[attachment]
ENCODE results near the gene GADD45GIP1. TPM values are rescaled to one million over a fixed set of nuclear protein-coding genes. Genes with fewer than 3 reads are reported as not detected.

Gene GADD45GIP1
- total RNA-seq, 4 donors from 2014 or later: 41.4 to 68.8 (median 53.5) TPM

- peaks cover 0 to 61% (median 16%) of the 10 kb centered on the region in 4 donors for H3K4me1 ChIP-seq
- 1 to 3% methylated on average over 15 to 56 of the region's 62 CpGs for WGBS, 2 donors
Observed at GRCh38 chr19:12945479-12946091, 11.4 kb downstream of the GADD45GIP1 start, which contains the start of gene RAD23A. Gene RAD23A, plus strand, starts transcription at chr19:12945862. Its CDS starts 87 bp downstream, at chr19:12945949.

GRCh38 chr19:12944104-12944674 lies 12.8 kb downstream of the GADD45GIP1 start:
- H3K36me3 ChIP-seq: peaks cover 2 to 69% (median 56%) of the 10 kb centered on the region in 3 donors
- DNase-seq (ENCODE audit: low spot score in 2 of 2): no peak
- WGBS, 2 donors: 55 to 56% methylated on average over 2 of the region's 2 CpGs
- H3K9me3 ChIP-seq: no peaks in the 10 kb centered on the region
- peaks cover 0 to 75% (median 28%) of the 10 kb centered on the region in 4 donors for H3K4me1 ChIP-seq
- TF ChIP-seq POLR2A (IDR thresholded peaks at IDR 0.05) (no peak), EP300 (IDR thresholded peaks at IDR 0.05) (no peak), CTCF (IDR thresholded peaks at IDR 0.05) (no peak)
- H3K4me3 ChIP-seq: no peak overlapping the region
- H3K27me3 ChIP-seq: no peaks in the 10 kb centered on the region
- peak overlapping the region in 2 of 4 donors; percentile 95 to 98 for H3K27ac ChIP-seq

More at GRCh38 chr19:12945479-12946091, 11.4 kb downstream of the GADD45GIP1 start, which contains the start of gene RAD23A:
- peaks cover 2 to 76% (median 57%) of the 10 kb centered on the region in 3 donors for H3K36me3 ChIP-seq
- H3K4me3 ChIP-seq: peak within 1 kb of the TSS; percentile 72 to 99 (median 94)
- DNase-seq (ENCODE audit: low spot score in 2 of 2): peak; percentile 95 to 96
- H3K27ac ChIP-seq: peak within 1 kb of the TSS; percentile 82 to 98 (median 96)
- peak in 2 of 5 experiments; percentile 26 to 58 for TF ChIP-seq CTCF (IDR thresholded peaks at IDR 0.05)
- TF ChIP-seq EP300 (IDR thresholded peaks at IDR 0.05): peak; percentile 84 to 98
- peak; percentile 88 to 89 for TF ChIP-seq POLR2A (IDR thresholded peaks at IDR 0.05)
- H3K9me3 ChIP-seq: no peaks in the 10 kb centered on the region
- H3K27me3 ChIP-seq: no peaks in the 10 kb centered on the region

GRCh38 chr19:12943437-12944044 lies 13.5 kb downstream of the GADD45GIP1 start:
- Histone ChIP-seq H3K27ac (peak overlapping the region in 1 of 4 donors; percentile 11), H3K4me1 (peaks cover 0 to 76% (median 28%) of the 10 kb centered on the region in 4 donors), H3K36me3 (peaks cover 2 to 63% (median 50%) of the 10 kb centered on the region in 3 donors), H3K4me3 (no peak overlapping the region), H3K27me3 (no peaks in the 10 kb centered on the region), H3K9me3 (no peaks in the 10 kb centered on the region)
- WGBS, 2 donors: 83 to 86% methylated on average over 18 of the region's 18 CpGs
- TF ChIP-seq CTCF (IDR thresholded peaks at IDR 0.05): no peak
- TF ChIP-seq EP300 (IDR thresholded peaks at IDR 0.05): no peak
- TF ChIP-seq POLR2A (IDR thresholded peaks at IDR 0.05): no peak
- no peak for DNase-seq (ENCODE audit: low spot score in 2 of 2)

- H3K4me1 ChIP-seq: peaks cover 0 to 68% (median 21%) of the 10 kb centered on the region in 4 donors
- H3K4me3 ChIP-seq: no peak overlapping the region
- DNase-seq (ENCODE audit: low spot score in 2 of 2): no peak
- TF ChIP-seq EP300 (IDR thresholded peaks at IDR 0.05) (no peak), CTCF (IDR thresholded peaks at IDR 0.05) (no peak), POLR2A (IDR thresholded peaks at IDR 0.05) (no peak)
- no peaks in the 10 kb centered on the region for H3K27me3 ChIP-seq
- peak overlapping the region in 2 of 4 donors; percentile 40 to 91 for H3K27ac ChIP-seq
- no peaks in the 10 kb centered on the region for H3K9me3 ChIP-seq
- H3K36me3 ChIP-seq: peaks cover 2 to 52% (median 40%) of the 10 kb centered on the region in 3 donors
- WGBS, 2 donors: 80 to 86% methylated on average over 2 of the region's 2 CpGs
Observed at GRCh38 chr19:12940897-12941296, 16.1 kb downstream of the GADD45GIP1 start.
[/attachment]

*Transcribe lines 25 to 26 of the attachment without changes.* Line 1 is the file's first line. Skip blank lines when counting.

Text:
- H3K9me3 ChIP-seq: no peaks in the 10 kb centered on the region
- H3K27me3 ChIP-seq: no peaks in the 10 kb centered on the region